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Skaldic Poetry of the Scandinavian Middle Ages

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Anon Lil 64VII

Martin Chase (ed.) 2007, ‘Anonymous Poems, Lilja 64’ in Margaret Clunies Ross (ed.), Poetry on Christian Subjects. Skaldic Poetry of the Scandinavian Middle Ages 7. Turnhout: Brepols, pp. 635-6.

Anonymous PoemsLilja
636465

text and translation

Sé eg ei þann, að út megi inna
orðasnild, þó gjarna vildi,
alla gleði, þá er fekk að fullu
forn Ádám í Jésú kvámu,
sjálfr hann einn þvíað batt með bölvi
börn sín öll í dauðans pínu,
en nú leysti oss öll ór banni
eitt hans barn, er miskunn veitti.

Eg sé ei þann, að megi inna út orðasnild, þó vildi gjarna, alla gleði, þá er forn Ádám fekk að fullu í kvámu Jésú, þvíað hann sjálfr batt einn öll börn sín með bölvi í pínu dauðans, en nú leysti eitt barn, hans er veitti miskunn, oss öll ór banni.
 
‘I do not see the one who could utter forth eloquent speech, much as he would like to, all the joy that old Adam experienced in full at the coming of Jesus, because he himself alone bound all his children with a curse to the torments of death, but now one of his children, who granted mercy, loosed us all from the ban.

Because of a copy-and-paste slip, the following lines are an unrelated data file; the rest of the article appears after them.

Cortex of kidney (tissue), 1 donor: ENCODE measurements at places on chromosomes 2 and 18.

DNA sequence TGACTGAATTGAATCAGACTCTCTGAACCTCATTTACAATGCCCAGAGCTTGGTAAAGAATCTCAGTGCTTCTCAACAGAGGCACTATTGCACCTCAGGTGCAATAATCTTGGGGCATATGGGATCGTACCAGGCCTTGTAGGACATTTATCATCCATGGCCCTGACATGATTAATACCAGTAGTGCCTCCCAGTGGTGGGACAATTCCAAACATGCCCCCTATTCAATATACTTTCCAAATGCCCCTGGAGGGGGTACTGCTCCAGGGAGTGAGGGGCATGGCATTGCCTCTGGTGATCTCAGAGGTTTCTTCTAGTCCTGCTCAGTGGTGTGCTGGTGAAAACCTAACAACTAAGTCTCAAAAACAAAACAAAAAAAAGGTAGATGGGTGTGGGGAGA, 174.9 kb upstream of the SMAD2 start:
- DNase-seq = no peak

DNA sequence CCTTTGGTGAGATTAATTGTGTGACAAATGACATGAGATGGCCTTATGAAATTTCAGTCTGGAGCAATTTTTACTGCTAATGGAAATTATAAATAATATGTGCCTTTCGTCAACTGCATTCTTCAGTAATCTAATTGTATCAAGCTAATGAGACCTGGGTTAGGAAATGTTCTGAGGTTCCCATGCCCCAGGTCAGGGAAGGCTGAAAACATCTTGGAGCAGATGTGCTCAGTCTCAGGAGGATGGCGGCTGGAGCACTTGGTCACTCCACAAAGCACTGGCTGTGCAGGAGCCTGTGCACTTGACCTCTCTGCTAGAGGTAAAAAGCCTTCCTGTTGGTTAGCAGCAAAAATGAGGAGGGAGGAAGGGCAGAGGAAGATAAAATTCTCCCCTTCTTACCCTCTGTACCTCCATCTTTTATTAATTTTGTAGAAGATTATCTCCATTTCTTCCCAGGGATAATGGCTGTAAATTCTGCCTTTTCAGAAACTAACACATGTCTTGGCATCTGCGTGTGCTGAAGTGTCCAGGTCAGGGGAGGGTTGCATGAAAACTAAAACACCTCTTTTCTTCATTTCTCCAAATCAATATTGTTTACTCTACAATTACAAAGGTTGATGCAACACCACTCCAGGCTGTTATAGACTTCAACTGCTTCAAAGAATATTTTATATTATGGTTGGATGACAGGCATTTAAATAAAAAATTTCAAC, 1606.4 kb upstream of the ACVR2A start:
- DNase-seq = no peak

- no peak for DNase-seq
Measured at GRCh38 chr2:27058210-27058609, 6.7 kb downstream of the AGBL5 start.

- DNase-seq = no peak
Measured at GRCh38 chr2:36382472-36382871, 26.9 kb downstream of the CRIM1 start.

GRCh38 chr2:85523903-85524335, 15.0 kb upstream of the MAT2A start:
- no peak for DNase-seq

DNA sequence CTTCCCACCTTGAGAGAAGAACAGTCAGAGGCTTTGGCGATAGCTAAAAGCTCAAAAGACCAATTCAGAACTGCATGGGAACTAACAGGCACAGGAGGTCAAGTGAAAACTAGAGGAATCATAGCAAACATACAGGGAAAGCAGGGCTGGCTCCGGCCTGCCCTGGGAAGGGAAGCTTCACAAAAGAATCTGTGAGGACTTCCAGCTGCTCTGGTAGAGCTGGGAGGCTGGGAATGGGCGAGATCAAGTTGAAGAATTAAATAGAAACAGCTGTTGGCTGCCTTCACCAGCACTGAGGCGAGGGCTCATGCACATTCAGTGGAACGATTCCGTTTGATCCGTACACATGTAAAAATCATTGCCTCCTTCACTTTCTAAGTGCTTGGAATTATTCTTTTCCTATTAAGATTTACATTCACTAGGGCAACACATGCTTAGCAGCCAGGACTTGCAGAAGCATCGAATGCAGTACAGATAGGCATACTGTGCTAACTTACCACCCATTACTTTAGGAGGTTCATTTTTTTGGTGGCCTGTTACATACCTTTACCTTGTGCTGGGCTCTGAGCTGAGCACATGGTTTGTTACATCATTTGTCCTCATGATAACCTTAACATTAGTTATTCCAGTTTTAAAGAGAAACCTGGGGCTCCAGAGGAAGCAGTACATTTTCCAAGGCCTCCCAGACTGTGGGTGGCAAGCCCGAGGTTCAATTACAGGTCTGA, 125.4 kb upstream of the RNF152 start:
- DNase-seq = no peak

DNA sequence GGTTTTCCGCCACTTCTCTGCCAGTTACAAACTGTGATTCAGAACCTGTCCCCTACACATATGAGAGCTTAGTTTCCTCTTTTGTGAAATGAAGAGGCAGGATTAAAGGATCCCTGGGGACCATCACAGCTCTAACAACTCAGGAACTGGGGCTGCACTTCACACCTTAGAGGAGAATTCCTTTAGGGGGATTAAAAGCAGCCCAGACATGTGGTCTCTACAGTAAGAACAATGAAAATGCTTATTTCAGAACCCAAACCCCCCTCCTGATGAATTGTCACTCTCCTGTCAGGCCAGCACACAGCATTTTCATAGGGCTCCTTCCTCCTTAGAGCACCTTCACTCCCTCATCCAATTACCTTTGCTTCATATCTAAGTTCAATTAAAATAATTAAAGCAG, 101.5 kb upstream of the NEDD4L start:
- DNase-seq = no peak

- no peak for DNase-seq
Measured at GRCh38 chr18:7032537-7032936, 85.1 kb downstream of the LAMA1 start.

notes and context

Cf. Canticum Ade pro se et generacione sva ‘Canticle of Adam for himself and his progeny’ in the Meditaciones Vite Christi of Iohannis de Caulibus (Stallings-Taney 1997, 316-17; Taney 200, 297). The poet imagines the joy and relief experienced by Adam as he sees the undoing of the universal curse for which he is responsible. The theme of the typological relationship between Adam and Christ stems from Paul’s theology: et sicut in Adam omnes moriuntur ita et in Christo omnes vivificabuntur ‘and as in Adam all die, so also in Christ all shall be made alive’ (1 Cor. XV.22).

readings

sources

Text is based on reconstruction from the base text and variant apparatus and may contain alternative spellings and other normalisations not visible in the manuscript text. Transcriptions may not have been checked and should not be cited.

editions and texts

Skj: Eysteinn Ásgrímsson, Lilja 64: AII, 383-4, BII, 407, Skald II, 222.

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